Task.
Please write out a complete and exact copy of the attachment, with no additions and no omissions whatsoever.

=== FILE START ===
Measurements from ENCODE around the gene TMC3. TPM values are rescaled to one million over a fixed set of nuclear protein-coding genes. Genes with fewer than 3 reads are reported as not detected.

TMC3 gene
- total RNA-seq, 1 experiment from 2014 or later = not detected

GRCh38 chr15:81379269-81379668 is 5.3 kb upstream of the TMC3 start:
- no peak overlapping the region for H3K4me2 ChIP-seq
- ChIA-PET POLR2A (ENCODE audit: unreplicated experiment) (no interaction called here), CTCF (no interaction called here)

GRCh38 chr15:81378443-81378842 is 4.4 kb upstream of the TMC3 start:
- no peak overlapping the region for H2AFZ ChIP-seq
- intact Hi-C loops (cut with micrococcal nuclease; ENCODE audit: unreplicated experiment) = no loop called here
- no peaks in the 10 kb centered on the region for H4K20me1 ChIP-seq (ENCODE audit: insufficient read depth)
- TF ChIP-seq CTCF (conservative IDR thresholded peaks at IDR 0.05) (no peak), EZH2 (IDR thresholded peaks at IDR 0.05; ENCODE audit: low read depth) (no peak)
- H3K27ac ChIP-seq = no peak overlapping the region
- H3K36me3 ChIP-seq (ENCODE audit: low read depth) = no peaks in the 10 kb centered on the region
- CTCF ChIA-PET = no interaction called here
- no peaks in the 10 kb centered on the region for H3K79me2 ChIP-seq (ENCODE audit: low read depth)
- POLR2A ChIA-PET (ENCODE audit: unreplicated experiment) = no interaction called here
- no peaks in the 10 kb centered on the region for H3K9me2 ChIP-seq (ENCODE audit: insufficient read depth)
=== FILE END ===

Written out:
Measurements from ENCODE around the gene TMC3. TPM values are rescaled to one million over a fixed set of nuclear protein-coding genes. Genes with fewer than 3 reads are reported as not detected.

TMC3 gene
- total RNA-seq, 1 experiment from 2014 or later = not detected

GRCh38 chr15:81379269-81379668 is 5.3 kb upstream of the TMC3 start:
- no peak overlapping the region for H3K4me2 ChIP-seq
- ChIA-PET POLR2A (ENCODE audit: unreplicated experiment) (no interaction called here), CTCF (no interaction called here)

GRCh38 chr15:81378443-81378842 is 4.4 kb upstream of the TMC3 start:
- no peak overlapping the region for H2AFZ ChIP-seq
- intact Hi-C loops (cut with micrococcal nuclease; ENCODE audit: unreplicated experiment) = no loop called here
- no peaks in the 10 kb centered on the region for H4K20me1 ChIP-seq (ENCODE audit: insufficient read depth)
- TF ChIP-seq CTCF (conservative IDR thresholded peaks at IDR 0.05) (no peak), EZH2 (IDR thresholded peaks at IDR 0.05; ENCODE audit: low read depth) (no peak)
- H3K27ac ChIP-seq = no peak overlapping the region
- H3K36me3 ChIP-seq (ENCODE audit: low read depth) = no peaks in the 10 kb centered on the region
- CTCF ChIA-PET = no interaction called here
- no peaks in the 10 kb centered on the region for H3K79me2 ChIP-seq (ENCODE audit: low read depth)
- POLR2A ChIA-PET (ENCODE audit: unreplicated experiment) = no interaction called here
- no peaks in the 10 kb centered on the region for H3K9me2 ChIP-seq (ENCODE audit: insufficient read depth)